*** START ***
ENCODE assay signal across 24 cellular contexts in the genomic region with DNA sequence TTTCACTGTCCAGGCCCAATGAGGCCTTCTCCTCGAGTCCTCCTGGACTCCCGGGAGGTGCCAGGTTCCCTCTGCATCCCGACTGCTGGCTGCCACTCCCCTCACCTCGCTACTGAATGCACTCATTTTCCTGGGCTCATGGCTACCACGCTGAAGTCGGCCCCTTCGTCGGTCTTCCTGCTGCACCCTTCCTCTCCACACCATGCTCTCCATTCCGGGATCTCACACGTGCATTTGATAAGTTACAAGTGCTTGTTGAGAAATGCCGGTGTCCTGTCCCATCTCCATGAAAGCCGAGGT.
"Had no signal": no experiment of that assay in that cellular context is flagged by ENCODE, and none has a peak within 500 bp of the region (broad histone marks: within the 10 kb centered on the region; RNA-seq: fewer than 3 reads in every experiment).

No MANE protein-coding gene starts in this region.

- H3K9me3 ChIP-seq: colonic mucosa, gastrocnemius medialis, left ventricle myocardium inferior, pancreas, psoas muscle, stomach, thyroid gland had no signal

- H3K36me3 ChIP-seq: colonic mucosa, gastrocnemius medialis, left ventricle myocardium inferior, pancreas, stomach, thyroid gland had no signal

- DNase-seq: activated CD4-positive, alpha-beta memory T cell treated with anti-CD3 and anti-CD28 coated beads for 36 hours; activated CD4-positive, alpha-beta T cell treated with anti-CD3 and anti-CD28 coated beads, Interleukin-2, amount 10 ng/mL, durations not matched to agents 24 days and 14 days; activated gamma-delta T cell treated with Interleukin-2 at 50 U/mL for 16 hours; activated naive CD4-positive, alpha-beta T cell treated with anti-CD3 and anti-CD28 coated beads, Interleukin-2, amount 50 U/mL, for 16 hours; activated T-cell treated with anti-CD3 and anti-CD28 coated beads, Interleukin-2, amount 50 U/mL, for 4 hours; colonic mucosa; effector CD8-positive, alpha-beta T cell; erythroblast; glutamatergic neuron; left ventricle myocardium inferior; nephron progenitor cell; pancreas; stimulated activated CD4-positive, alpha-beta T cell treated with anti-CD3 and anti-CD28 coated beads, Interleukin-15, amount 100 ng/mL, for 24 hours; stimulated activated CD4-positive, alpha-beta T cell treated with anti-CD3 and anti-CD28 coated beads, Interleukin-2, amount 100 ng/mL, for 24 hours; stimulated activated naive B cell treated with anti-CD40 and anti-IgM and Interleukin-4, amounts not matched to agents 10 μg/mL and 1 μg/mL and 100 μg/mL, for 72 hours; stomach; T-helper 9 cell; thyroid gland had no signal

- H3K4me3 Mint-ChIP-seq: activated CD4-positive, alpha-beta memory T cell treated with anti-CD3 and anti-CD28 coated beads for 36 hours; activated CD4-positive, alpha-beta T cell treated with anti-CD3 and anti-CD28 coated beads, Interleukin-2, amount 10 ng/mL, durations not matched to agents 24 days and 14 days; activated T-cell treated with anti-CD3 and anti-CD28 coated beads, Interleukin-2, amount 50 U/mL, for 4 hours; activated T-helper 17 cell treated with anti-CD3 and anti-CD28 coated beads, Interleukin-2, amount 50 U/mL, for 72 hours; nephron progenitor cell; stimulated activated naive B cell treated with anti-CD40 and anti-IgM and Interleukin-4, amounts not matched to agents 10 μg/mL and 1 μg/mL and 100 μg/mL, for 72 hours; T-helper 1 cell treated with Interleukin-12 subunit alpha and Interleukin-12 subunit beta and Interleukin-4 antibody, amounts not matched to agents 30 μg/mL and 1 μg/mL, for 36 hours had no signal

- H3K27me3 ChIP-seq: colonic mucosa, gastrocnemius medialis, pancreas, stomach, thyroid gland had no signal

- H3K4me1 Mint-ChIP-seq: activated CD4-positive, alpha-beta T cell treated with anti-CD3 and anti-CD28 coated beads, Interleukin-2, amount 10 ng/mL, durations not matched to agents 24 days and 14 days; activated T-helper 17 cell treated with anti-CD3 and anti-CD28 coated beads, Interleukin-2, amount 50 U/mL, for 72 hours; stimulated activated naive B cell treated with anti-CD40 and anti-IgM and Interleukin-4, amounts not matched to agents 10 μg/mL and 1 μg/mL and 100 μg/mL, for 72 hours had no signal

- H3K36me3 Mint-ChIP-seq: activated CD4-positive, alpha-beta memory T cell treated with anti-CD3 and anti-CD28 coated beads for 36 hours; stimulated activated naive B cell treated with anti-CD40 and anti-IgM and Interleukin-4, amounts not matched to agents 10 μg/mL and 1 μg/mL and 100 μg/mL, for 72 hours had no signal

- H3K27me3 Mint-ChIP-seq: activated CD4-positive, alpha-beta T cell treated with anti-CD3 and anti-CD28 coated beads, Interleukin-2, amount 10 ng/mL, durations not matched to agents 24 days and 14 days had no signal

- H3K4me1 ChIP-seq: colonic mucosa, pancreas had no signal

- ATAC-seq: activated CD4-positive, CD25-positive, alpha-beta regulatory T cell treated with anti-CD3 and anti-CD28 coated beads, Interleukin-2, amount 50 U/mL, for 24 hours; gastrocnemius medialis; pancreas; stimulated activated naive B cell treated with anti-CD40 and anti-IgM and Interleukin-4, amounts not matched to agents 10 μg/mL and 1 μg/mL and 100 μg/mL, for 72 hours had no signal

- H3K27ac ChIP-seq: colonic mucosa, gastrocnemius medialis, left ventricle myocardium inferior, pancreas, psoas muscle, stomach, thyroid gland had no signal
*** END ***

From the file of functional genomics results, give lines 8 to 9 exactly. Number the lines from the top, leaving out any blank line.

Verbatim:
- H3K27me3 ChIP-seq: colonic mucosa, gastrocnemius medialis, pancreas, stomach, thyroid gland had no signal

- H3K4me1 Mint-ChIP-seq: activated CD4-positive, alpha-beta T cell treated with anti-CD3 and anti-CD28 coated beads, Interleukin-2, amount 10 ng/mL, durations not matched to agents 24 days and 14 days; activated T-helper 17 cell treated with anti-CD3 and anti-CD28 coated beads, Interleukin-2, amount 50 U/mL, for 72 hours; stimulated activated naive B cell treated with anti-CD40 and anti-IgM and Interleukin-4, amounts not matched to agents 10 μg/mL and 1 μg/mL and 100 μg/mL, for 72 hours had no signal